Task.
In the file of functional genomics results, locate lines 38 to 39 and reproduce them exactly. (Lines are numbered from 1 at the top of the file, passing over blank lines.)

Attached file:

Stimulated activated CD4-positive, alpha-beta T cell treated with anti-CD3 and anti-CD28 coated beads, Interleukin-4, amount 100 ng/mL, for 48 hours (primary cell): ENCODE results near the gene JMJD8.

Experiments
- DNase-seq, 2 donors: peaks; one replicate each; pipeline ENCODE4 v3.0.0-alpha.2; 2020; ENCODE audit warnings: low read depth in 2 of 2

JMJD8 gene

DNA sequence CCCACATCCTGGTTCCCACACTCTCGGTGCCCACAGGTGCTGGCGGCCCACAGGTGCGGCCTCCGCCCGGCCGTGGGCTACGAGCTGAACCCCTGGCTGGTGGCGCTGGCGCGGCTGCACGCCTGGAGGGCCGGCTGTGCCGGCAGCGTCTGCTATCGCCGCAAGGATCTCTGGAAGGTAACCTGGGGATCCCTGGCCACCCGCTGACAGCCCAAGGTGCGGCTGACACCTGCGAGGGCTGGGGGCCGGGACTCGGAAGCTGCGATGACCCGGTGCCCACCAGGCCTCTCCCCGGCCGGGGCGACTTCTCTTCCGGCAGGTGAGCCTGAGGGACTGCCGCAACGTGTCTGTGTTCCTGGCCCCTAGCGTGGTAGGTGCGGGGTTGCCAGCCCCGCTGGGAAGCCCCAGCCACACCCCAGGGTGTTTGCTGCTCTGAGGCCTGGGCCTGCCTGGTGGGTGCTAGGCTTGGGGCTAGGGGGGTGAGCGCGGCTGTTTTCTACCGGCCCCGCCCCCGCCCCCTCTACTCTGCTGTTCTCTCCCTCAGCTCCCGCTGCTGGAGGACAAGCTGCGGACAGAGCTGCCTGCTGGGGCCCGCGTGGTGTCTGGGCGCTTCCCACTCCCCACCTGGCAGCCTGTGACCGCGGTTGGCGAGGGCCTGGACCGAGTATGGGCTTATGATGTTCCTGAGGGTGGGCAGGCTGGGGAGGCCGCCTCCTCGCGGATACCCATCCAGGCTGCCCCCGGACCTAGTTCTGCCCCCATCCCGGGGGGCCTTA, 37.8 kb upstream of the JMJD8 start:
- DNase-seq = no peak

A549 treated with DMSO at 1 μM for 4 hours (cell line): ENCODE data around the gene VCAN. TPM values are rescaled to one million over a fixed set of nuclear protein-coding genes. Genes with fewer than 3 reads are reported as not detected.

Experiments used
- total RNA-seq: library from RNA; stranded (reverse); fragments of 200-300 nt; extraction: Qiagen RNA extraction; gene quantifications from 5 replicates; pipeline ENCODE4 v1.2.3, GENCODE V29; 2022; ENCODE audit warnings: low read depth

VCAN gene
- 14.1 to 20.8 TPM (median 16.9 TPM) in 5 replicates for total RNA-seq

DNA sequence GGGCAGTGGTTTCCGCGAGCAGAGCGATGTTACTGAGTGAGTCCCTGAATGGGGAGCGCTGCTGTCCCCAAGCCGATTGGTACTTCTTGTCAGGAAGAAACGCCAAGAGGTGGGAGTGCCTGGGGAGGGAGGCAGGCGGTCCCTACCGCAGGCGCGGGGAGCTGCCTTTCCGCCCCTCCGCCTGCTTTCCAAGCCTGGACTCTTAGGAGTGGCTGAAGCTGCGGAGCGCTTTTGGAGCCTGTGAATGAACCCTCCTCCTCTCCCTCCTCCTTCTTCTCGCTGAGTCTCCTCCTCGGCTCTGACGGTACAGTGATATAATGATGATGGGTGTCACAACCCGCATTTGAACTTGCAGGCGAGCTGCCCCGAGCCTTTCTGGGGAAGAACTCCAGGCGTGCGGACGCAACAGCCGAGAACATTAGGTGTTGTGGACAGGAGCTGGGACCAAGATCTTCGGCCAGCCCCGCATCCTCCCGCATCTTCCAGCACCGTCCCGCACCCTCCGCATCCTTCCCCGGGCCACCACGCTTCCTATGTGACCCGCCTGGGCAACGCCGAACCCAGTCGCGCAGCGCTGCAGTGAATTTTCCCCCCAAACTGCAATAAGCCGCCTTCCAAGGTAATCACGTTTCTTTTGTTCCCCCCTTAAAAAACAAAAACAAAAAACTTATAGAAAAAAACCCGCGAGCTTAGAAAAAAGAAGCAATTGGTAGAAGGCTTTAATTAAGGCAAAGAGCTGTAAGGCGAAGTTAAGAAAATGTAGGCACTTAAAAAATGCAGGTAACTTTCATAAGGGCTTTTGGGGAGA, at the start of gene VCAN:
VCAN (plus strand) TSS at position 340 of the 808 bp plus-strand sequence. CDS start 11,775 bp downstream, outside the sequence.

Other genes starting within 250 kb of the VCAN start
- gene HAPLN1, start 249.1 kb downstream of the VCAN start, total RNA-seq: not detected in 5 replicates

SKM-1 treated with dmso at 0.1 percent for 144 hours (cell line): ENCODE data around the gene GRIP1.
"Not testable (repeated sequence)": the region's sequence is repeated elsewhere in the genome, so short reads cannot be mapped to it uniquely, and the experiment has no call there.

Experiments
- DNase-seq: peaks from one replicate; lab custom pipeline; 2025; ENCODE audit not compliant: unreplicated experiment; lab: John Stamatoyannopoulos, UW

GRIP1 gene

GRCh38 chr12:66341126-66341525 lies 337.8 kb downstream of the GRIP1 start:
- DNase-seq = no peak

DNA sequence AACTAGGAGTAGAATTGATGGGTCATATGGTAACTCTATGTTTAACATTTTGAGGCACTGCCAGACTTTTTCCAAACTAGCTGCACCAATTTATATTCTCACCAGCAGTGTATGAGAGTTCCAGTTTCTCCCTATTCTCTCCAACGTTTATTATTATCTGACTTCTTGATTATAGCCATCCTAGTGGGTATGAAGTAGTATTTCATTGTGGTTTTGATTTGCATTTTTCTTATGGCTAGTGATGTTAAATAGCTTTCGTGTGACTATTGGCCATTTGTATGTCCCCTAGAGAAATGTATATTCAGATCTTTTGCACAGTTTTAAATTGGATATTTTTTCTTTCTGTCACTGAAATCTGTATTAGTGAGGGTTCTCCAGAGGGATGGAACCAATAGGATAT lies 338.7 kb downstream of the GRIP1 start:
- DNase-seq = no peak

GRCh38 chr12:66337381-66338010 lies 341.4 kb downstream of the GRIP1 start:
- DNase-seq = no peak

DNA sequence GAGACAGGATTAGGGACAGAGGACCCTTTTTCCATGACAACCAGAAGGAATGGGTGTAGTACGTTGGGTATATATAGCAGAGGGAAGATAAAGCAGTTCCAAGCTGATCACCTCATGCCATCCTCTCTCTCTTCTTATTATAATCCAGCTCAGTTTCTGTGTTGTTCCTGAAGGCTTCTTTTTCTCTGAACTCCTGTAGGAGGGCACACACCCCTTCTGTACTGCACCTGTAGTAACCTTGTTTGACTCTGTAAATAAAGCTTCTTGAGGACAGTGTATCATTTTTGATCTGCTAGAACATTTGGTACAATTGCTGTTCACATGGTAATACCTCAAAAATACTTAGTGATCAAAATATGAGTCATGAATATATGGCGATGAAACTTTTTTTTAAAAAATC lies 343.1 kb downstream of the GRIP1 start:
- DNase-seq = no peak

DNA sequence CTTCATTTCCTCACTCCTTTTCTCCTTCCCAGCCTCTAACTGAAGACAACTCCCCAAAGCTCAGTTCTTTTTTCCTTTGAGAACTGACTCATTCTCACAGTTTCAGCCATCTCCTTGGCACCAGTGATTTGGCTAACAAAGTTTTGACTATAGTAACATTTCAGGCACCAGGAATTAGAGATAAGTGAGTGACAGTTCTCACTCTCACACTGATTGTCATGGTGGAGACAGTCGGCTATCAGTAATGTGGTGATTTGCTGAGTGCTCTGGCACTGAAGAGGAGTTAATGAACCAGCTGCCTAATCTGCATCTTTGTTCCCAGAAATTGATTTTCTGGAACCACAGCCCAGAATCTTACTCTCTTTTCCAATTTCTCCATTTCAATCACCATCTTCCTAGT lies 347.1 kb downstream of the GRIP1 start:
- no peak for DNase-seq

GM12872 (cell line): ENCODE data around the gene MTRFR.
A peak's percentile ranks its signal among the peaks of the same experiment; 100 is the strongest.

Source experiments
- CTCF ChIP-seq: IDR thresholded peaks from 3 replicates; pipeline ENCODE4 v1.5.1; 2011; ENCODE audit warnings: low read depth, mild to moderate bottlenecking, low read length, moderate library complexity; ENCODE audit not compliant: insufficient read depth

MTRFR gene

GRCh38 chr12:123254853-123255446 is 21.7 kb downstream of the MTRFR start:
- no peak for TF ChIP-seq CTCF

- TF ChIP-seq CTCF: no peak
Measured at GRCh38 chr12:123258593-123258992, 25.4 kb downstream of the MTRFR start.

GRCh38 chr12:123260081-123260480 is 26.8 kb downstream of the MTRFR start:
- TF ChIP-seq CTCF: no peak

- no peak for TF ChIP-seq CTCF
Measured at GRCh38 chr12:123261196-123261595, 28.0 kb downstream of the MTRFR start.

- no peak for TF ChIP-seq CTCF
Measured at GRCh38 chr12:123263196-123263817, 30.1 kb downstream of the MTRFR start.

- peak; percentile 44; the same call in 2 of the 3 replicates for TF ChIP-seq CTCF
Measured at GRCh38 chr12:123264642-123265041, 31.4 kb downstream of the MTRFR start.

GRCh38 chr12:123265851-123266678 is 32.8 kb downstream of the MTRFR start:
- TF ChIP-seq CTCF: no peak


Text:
- TF ChIP-seq CTCF: no peak
Measured at GRCh38 chr12:123258593-123258992, 25.4 kb downstream of the MTRFR start.